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Poll
Question: Not necessarily what you run, but what you would recommend, or do, if starting a new.
10 frame Lang, all Deeps
10 frame Lang, all Mediums
10 frame Lang, all Shallows
10 frame Lang, Multiple box sizes
8 frame Lang, all Deeps
8 frame Lang, all Mediums
8 frame Lang, all Shallows
8 frame Lang, Multiple box sizes
OTHER


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Author Topic: Preferred Hive configuration for the Hobbyist Beek  (Read 886 times)
Moots
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« on: January 25, 2014, 08:53:03 AM »

As I tried to suggest in the poll question...This poll isn't to identify what would be best for a  large scale or commercial Beek.  Instead it's meant to be food for thought to someone getting started that plans on remaining a small scale hobbyist Beek.  

Your poll vote may be your personal preference because it's what you currently run...Or it may fall more into the category of "if I had it to do all over again"... Smiley
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"We must reject the idea that every time a law’s broken, society is guilty rather than the lawbreaker. It is time to restore the American precept that each individual is accountable for his actions."
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NCbeekeep
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« Reply #1 on: January 25, 2014, 11:01:43 PM »

Hi Moots
while you are considering what size hive body to use, you should consider several things.1st think about the weight of it full of honey. a deep full of honey is 90lb, a medium is 50lb, a 8 frame medium is 35lb. Also think about how much weight you would like to be lifting in 10 or 15 years. Also now their is talk about bees the bees seem to cluster better in 8 frame equipment. Also which ever size that you decide to use if you use it for the brood chamber as well as the honey super your life will be a lot simpler. 
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William
Moots
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« Reply #2 on: January 25, 2014, 11:10:01 PM »

Hi Moots
while you are considering what size hive body to use, you should consider several things.1st think about the weight of it full of honey. a deep full of honey is 90lb, a medium is 50lb, a 8 frame medium is 35lb. Also think about how much weight you would like to be lifting in 10 or 15 years. Also now their is talk about bees the bees seem to cluster better in 8 frame equipment. Also which ever size that you decide to use if you use it for the brood chamber as well as the honey super your life will be a lot simpler. 

NC,
Appreciate the advice, but I'm a year in and have already made my decision.  My poll was more just to satisfy my curiosity as to what opinion other Beeks have, as well as maybe giving aspiring Beeks something to think about.

For the record, I use all 8 frame mediums and have been pleased with my decision...for many of the reasons you mentioned.  grin
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"We must reject the idea that every time a law’s broken, society is guilty rather than the lawbreaker. It is time to restore the American precept that each individual is accountable for his actions."
                                                                                                                   - Ronald Reagan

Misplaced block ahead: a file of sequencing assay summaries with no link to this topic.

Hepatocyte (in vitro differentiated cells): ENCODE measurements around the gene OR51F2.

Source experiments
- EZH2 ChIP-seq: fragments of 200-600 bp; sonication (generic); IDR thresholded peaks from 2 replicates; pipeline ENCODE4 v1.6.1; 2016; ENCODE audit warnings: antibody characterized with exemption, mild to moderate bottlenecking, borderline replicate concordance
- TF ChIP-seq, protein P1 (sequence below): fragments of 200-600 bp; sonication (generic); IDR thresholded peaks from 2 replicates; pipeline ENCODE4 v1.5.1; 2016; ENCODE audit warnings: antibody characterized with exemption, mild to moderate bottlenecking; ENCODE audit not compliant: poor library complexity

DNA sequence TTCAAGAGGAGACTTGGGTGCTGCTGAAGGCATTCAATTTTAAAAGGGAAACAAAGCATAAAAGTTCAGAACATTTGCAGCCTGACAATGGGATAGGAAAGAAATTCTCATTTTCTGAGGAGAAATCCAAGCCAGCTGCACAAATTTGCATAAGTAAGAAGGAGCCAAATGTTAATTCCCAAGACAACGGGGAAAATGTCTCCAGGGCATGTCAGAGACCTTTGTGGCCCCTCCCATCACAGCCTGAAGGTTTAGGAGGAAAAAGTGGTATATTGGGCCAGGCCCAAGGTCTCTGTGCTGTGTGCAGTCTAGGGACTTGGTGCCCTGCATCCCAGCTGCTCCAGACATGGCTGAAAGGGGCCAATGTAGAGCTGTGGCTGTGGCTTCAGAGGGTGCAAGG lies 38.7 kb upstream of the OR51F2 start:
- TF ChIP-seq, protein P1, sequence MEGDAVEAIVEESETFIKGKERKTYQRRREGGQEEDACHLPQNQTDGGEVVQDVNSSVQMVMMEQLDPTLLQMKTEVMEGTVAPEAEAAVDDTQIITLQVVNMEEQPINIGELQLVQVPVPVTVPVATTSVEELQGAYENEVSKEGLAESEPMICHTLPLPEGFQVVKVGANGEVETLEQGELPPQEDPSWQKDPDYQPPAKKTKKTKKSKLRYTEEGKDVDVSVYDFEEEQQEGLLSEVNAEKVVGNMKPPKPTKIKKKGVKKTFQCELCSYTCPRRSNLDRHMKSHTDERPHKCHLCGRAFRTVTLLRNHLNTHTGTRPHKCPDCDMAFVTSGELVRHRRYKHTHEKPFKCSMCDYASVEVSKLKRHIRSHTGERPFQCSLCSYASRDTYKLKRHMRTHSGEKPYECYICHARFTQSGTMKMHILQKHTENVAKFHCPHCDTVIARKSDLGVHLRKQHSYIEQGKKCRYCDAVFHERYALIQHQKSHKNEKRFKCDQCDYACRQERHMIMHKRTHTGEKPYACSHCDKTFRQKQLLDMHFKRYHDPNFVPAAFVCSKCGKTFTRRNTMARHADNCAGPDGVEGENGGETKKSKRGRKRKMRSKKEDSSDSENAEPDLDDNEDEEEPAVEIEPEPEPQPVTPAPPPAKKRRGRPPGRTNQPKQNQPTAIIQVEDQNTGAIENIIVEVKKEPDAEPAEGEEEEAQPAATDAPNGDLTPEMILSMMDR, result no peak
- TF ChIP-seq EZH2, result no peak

sterling
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« Reply #3 on: January 26, 2014, 10:23:49 AM »

I could almost put a vote in each category you have listed. I have at least one of each and I like it that way. I know that having all the same size boxes is probably the best way to go but when I first sarted everybody said you should use deeps or you should use mediums or use deeps and meciums ect. So I decided to try all them and see what I should use. After five years I still have not decided which is best if there is a best. They all have their +s & -s. My best honey production comes from 10 frame mediums and 10 frame deep with mediums in that order but that may be because of the bees. But I do have a couple 8 frame mediums that do really well. Also if I was just going to have two or three hives I would use 8 frame mediums because it is easier to deal with the bees in that sixe box. If you want to make a split or add a frame of brood to another hive and several other reasons it seem to me the 8 frame hive is the way to go. My least favorite is double deeps 8 or 10 but I do have a couple of each.
 I dont have any all shallow hives but have some shallow supers and dont really like them but use them anyway.
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edward
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« Reply #4 on: January 26, 2014, 10:28:43 AM »

My least favorite is double deeps 8 or 10 but I do have a couple of each.

why do you not like them?


mvh Edward  tongue
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Carol
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« Reply #5 on: January 26, 2014, 12:28:00 PM »

I have one double deep and may have two...now I wish I had just gone with all mediums so I could move frames around. Looks like I will end up with 2 double deeps and if lucky...a TBH. Right now it is empty.

I am doing foundationless frames and had I gone with all mediums I could use the empy comb in the broodnest if needed.
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10framer
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« Reply #6 on: January 27, 2014, 07:29:43 PM »

i think all mediums either 8 or 10 frame would be the best set up for someone that never planed on expanding beyond 5 to 10 hives.  everything being interchangeable would be nice.